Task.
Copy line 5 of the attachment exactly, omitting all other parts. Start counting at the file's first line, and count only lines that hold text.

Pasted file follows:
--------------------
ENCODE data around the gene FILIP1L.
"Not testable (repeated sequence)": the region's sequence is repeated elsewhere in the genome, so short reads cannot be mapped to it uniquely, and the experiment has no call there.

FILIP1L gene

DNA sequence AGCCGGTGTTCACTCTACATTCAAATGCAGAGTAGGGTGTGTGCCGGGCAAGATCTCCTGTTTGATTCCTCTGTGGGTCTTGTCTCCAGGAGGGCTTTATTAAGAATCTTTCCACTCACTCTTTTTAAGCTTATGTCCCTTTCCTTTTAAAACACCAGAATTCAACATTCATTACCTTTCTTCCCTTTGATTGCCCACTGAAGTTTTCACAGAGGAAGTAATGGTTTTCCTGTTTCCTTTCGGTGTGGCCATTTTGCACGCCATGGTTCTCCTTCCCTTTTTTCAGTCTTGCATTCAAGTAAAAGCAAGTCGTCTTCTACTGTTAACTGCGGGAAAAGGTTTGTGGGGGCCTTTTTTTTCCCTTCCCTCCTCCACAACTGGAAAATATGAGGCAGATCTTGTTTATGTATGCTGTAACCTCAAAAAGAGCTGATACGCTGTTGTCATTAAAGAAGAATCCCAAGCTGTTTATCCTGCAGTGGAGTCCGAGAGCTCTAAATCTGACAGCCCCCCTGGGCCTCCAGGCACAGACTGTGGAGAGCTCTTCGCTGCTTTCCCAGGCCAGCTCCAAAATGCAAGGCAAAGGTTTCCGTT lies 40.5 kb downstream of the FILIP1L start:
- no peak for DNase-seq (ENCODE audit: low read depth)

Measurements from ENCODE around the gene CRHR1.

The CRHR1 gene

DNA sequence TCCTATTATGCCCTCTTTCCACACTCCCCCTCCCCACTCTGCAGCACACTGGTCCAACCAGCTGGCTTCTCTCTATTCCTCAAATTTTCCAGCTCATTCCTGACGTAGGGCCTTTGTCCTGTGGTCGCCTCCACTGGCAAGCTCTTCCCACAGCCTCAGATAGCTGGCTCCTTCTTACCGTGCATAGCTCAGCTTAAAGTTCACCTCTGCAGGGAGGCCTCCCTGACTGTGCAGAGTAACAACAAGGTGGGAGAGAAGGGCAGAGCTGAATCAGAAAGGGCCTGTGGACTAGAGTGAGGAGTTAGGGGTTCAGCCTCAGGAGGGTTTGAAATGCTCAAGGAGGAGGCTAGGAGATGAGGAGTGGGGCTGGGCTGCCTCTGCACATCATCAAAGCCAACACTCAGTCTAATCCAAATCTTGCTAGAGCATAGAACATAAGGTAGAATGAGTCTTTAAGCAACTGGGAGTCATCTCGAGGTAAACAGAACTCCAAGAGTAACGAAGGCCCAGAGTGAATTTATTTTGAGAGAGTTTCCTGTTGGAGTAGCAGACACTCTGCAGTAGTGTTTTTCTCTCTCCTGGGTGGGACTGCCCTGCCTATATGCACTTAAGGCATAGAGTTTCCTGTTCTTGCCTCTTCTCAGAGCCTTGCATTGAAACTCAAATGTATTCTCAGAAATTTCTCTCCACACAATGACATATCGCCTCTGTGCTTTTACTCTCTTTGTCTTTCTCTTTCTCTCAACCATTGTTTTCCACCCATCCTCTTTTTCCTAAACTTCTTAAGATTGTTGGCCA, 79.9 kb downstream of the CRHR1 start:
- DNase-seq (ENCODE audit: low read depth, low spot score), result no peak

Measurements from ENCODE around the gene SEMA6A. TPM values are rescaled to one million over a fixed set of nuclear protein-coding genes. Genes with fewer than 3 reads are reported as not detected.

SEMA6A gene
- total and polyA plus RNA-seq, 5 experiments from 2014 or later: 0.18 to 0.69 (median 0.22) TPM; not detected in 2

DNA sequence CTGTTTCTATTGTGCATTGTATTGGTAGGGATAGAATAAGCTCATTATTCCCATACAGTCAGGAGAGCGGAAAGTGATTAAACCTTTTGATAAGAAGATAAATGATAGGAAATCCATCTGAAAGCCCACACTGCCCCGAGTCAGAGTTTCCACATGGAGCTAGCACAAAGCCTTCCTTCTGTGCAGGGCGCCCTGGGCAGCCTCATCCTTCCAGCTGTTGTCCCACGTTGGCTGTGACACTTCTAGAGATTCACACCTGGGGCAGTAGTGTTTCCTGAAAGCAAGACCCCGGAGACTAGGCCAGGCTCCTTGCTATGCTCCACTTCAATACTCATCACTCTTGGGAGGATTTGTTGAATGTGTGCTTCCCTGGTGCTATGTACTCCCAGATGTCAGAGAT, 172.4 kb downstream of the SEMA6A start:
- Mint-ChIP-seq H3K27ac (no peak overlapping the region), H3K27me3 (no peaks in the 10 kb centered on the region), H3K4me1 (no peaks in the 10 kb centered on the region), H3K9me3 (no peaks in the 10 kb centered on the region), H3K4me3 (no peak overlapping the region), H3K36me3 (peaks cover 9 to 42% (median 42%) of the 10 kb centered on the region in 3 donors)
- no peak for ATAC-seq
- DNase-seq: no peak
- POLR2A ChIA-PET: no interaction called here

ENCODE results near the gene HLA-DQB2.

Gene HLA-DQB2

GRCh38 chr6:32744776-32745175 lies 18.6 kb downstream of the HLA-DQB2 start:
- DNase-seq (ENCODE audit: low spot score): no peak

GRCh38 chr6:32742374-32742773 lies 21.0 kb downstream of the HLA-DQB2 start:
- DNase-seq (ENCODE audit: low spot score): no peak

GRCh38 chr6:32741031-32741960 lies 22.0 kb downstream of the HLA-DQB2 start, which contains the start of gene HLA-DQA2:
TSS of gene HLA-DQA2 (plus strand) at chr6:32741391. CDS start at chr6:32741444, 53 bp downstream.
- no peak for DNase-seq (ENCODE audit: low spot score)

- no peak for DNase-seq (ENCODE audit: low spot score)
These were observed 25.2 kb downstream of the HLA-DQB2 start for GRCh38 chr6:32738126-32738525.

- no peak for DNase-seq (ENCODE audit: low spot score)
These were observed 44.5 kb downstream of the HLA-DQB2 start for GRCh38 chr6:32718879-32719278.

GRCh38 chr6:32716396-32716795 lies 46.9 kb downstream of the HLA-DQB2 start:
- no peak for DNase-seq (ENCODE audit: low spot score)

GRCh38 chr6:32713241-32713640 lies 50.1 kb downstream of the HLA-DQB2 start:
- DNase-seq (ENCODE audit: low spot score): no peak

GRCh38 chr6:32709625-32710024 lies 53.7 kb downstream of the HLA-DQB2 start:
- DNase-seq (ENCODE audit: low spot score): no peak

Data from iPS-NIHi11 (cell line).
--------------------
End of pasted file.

- no peak for DNase-seq (ENCODE audit: low read depth)